SI: Did you keep in touch with any of the people you coached, or was it just some of your local friends?

GA: Well, the language teachers, they both passed over time. It's been, God, '70-'72, it's been fifty years. We kept in touch with some of the kids for probably ten years, and then it just stopped. Now, Sue visited there, oh, about eight years ago. We've been divorced now since 2001, but she visited and actually saw two of the girls that we coached. I mean, they're in their forties now, and she said that they're just the same. They're just like the kids they were. But I haven't visited there.

SI: Were there other ways that interacting with the local culture affected your life or things you had to do?

GA: Like what?

SI: Like anything you had to do that would be different than your normal life.

GA: I've got this rug. [laughter] I have a bunch of artifacts that we brought back. I speak a little French, a little bit of Arabic. I learned to cook there because everything had to be done from scratch, right from the beginning, so we both really basically learned to cook. I still cook three meals a day from scratch.

SI: Now, I am just curious, because one of my high school teachers was in the Peace Corps in Morocco and he would remember how Ramadan was and things like this and would talk about how different it was from American society. I was just curious if anything stood out in that regard.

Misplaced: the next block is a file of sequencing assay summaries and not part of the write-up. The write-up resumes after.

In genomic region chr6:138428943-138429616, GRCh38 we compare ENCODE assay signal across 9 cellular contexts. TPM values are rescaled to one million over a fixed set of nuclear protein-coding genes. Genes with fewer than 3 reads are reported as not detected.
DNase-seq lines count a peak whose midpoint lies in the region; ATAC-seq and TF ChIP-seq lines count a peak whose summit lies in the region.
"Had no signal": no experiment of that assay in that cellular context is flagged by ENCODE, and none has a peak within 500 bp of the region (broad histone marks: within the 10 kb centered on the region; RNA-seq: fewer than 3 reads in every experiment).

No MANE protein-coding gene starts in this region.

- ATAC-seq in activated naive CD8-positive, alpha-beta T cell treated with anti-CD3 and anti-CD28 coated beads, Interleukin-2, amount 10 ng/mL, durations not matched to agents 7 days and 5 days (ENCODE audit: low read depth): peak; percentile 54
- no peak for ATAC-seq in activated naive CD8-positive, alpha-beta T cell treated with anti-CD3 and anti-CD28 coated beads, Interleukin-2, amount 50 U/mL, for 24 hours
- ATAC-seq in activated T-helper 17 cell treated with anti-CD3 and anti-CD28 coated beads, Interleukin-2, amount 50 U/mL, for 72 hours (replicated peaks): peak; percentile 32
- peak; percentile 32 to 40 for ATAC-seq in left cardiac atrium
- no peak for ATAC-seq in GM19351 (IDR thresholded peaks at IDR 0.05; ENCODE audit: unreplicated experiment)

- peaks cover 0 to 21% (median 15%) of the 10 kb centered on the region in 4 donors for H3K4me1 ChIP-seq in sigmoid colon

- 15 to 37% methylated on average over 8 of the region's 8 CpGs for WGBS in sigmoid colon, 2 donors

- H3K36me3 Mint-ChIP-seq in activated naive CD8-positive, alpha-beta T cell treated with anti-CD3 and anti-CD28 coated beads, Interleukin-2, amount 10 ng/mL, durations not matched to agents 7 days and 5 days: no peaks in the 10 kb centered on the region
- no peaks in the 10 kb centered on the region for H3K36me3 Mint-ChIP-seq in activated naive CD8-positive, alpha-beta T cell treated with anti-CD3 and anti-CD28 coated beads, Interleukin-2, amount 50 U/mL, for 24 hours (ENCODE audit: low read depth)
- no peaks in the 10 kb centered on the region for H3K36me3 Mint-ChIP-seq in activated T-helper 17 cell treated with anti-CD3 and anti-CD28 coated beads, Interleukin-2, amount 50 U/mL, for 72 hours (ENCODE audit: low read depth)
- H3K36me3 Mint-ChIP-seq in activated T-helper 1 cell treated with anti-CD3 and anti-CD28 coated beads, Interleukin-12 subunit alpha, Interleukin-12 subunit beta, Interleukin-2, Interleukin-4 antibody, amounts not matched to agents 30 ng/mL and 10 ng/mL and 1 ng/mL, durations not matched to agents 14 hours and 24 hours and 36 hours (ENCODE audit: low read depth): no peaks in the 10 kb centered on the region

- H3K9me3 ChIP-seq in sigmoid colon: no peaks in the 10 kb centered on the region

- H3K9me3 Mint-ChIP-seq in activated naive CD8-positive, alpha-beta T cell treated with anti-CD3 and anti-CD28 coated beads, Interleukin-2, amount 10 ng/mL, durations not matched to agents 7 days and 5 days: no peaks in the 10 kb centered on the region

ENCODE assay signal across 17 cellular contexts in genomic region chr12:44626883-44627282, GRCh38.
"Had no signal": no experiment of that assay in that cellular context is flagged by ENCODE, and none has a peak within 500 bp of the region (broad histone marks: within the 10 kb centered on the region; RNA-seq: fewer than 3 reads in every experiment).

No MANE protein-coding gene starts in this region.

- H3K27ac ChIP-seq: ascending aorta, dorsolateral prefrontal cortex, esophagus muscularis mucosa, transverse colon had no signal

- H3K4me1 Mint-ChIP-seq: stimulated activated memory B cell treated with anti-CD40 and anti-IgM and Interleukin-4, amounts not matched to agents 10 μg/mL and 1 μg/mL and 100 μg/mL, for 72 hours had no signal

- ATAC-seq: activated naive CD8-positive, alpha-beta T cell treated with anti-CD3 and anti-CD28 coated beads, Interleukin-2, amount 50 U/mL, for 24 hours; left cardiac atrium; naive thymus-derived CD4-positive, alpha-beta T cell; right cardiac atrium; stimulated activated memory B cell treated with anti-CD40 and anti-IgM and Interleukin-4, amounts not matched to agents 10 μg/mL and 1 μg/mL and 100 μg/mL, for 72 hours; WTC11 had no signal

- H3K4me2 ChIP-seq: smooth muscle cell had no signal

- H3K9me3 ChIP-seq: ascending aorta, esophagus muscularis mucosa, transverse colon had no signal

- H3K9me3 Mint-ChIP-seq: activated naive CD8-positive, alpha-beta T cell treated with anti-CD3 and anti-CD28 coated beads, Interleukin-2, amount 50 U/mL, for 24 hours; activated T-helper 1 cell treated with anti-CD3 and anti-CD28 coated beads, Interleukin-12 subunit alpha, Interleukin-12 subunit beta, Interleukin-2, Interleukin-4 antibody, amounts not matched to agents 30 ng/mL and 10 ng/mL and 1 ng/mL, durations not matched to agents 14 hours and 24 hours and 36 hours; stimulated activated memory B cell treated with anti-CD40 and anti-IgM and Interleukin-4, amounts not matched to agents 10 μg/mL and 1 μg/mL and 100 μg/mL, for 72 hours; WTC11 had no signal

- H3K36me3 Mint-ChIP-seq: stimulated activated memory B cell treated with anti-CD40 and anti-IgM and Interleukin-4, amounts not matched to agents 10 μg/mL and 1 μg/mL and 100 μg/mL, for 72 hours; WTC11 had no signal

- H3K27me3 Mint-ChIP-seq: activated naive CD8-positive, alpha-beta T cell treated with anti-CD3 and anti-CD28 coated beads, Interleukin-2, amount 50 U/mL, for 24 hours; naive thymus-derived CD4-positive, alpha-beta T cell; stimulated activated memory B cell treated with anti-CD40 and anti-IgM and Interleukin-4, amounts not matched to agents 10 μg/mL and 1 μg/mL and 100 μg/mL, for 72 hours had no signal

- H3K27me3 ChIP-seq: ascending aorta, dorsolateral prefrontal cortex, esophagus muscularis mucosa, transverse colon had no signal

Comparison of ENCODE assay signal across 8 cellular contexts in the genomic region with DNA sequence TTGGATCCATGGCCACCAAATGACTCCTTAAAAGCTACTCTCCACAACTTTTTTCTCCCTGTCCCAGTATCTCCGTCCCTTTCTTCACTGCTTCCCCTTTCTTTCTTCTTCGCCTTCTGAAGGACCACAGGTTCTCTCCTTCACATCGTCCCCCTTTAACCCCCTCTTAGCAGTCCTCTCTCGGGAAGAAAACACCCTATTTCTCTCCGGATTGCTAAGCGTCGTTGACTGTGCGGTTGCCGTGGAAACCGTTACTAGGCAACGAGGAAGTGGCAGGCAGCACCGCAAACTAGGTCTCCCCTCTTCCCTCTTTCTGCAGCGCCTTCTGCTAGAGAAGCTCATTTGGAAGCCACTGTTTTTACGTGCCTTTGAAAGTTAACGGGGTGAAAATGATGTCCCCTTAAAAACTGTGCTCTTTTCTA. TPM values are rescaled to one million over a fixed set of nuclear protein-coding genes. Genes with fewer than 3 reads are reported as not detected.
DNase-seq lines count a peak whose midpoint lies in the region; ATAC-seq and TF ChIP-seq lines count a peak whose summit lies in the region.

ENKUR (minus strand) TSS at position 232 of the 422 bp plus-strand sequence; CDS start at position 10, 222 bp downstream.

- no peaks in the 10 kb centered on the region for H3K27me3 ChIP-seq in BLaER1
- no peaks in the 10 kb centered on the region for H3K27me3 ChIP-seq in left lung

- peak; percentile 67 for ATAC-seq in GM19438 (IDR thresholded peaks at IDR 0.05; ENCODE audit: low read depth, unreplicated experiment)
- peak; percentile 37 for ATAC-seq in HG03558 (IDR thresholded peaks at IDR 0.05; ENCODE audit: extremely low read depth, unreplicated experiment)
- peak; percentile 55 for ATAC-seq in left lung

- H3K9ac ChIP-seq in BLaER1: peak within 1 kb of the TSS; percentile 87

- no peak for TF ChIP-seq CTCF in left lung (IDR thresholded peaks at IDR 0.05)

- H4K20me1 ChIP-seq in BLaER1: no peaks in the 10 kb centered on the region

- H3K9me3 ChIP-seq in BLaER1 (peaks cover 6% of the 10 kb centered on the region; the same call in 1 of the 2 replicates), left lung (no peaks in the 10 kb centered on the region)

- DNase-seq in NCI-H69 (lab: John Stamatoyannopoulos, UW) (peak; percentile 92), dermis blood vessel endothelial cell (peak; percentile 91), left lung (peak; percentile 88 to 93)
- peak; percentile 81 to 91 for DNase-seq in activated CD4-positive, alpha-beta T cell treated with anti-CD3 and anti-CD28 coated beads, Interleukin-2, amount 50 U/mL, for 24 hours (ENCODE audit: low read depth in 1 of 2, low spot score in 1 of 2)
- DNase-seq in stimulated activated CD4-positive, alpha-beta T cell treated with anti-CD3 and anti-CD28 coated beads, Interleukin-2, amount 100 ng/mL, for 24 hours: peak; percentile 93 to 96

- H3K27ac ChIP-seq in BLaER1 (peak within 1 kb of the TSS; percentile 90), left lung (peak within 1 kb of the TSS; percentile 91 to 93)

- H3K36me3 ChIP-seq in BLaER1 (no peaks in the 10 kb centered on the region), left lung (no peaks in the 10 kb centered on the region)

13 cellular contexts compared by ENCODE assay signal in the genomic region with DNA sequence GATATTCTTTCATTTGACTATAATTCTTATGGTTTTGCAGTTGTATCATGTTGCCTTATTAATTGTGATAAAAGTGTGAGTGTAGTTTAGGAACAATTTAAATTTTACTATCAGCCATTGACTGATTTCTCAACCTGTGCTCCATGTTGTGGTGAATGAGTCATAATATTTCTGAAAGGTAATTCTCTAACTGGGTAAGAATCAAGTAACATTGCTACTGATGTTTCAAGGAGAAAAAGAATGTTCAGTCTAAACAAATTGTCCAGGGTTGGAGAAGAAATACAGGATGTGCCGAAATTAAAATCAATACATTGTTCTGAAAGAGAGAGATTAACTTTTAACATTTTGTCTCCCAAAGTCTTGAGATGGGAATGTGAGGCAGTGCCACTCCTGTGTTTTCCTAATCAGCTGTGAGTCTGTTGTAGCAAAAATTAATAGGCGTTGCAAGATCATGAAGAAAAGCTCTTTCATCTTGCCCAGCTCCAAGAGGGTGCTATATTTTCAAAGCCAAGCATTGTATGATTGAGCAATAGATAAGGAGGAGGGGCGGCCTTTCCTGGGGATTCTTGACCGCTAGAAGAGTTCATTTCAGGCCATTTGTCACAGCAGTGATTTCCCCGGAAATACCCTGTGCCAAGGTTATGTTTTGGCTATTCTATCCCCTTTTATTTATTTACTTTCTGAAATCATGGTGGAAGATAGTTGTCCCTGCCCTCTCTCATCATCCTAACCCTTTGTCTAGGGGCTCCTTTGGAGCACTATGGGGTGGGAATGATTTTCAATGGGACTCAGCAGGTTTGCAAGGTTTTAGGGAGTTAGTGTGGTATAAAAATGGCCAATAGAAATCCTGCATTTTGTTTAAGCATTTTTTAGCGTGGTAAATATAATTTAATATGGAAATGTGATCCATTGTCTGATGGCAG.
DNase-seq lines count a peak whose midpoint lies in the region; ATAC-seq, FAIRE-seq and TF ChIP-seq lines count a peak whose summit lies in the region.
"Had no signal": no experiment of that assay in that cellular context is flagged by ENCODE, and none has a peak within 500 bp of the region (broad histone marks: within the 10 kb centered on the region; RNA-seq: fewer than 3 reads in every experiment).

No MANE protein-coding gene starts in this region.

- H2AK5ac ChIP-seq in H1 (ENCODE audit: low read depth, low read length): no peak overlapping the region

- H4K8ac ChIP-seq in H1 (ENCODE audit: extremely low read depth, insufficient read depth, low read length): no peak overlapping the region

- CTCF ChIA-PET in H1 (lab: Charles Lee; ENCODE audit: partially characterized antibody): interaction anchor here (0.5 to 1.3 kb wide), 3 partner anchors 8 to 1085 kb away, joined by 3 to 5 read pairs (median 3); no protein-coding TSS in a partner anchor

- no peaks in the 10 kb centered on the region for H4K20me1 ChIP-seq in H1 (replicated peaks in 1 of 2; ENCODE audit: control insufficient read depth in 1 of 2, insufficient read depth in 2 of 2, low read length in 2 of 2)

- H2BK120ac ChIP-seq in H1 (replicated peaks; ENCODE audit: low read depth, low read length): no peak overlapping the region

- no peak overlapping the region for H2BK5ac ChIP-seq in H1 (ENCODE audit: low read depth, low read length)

GA: Well, when the kids were fasting at Ramadan, we would fast. One Ramadan, we were at a camp and we were staying at the phys ed college. It was right at the end of Ramadan, and we were fasting like the kids were fasting. It was tough training then because they were so hungry all the time, but that was a great experience and the meal that we had, [Eid], was wonderful. Can we start again tomorrow?

SI: Yes, sure. Well, thank you very much for today's session. It was very enlightening. Let me just conclude for now. Thank you very much for today.

--------------------------------------------END OF TRANSCRIPT-------------------------------------------

Transcribed by Jesse Braddell 11/17/2020
Reviewed by Jess Aumick 12/10/2020
Reviewed by Michael Farner 4/1/2021
Reviewed by Kathryn Tracy Rizzi 4/16/2021
Reviewed by Gregg Anderson 4/20/2021